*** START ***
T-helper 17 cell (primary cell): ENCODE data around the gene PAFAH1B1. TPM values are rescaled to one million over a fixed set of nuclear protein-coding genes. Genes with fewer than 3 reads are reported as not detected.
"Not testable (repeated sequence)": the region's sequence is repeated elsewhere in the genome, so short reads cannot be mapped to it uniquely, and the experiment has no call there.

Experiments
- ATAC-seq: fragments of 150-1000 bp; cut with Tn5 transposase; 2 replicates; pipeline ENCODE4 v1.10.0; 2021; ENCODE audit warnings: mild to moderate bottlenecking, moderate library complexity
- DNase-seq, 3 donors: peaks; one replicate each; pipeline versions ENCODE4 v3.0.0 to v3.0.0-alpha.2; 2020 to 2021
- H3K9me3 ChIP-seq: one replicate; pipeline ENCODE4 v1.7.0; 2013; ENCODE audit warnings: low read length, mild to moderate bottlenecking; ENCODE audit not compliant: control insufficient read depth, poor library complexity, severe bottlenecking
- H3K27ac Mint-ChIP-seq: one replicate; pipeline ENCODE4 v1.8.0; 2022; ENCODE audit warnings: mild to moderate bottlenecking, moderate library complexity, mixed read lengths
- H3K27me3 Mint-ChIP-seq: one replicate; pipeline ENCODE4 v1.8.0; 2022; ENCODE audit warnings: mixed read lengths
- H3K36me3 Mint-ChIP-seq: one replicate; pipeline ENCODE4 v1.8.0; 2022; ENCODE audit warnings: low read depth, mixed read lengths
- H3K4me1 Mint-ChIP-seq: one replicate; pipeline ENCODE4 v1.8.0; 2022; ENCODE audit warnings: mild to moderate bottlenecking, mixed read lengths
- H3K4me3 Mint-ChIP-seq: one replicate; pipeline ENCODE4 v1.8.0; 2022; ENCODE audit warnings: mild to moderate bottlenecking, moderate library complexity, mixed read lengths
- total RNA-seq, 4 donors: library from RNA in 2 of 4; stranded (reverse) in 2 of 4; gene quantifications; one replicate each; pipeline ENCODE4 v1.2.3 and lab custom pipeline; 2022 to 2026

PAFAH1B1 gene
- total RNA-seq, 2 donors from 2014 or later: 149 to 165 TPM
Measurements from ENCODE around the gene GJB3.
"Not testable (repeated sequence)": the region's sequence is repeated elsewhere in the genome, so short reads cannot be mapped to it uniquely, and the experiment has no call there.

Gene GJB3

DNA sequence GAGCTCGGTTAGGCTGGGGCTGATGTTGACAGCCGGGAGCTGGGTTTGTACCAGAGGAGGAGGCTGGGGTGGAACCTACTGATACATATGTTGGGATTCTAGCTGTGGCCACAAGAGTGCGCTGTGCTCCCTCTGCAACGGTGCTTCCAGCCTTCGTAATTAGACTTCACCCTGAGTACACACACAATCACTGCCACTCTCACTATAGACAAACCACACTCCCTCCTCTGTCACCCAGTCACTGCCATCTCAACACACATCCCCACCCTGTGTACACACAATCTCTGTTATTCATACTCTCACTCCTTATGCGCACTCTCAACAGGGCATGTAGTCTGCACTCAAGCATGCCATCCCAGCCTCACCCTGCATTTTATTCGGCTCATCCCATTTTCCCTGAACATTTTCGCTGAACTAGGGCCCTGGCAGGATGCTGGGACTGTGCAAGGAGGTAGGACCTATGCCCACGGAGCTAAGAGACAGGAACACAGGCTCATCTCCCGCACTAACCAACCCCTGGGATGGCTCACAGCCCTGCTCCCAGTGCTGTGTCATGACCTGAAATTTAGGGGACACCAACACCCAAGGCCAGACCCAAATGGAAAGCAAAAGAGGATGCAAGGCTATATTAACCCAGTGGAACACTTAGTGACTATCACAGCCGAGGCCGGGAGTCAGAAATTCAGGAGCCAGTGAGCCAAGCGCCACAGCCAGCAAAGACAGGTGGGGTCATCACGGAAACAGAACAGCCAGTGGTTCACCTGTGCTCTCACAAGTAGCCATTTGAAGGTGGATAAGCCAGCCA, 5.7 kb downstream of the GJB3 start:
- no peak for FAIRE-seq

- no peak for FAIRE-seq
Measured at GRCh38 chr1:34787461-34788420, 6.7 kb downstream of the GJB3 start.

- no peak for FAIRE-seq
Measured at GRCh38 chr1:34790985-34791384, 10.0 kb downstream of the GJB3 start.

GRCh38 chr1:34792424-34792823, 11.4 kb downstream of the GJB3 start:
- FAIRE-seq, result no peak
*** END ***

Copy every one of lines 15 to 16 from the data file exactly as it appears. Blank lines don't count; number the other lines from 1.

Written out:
Measurements from ENCODE around the gene GJB3.
"Not testable (repeated sequence)": the region's sequence is repeated elsewhere in the genome, so short reads cannot be mapped to it uniquely, and the experiment has no call there.